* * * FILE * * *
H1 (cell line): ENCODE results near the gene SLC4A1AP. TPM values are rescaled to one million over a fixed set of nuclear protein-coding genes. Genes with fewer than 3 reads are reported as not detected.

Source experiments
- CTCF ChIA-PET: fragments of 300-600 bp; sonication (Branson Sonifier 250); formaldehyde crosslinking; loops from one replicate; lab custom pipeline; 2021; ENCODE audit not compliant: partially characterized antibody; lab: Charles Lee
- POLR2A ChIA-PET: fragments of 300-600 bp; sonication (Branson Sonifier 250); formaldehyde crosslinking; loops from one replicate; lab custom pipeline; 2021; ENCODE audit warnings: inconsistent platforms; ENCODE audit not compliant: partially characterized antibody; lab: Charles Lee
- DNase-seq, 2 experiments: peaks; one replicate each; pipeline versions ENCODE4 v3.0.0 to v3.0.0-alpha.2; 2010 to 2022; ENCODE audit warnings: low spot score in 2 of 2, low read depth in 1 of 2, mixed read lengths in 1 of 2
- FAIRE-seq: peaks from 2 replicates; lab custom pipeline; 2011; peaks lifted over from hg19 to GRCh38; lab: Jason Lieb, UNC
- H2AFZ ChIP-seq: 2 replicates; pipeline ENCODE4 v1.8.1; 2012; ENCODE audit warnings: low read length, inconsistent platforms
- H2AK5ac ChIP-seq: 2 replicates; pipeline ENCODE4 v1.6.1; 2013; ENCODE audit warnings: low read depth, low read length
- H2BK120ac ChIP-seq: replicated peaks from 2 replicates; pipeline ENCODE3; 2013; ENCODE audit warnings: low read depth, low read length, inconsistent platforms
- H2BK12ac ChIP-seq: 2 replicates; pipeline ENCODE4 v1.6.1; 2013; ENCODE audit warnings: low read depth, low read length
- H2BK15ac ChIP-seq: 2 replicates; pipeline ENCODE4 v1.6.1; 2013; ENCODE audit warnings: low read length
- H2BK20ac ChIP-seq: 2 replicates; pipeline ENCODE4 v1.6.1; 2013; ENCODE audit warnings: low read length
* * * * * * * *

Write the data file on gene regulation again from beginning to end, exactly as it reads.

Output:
H1 (cell line): ENCODE results near the gene SLC4A1AP. TPM values are rescaled to one million over a fixed set of nuclear protein-coding genes. Genes with fewer than 3 reads are reported as not detected.

Source experiments
- CTCF ChIA-PET: fragments of 300-600 bp; sonication (Branson Sonifier 250); formaldehyde crosslinking; loops from one replicate; lab custom pipeline; 2021; ENCODE audit not compliant: partially characterized antibody; lab: Charles Lee
- POLR2A ChIA-PET: fragments of 300-600 bp; sonication (Branson Sonifier 250); formaldehyde crosslinking; loops from one replicate; lab custom pipeline; 2021; ENCODE audit warnings: inconsistent platforms; ENCODE audit not compliant: partially characterized antibody; lab: Charles Lee
- DNase-seq, 2 experiments: peaks; one replicate each; pipeline versions ENCODE4 v3.0.0 to v3.0.0-alpha.2; 2010 to 2022; ENCODE audit warnings: low spot score in 2 of 2, low read depth in 1 of 2, mixed read lengths in 1 of 2
- FAIRE-seq: peaks from 2 replicates; lab custom pipeline; 2011; peaks lifted over from hg19 to GRCh38; lab: Jason Lieb, UNC
- H2AFZ ChIP-seq: 2 replicates; pipeline ENCODE4 v1.8.1; 2012; ENCODE audit warnings: low read length, inconsistent platforms
- H2AK5ac ChIP-seq: 2 replicates; pipeline ENCODE4 v1.6.1; 2013; ENCODE audit warnings: low read depth, low read length
- H2BK120ac ChIP-seq: replicated peaks from 2 replicates; pipeline ENCODE3; 2013; ENCODE audit warnings: low read depth, low read length, inconsistent platforms
- H2BK12ac ChIP-seq: 2 replicates; pipeline ENCODE4 v1.6.1; 2013; ENCODE audit warnings: low read depth, low read length
- H2BK15ac ChIP-seq: 2 replicates; pipeline ENCODE4 v1.6.1; 2013; ENCODE audit warnings: low read length
- H2BK20ac ChIP-seq: 2 replicates; pipeline ENCODE4 v1.6.1; 2013; ENCODE audit warnings: low read length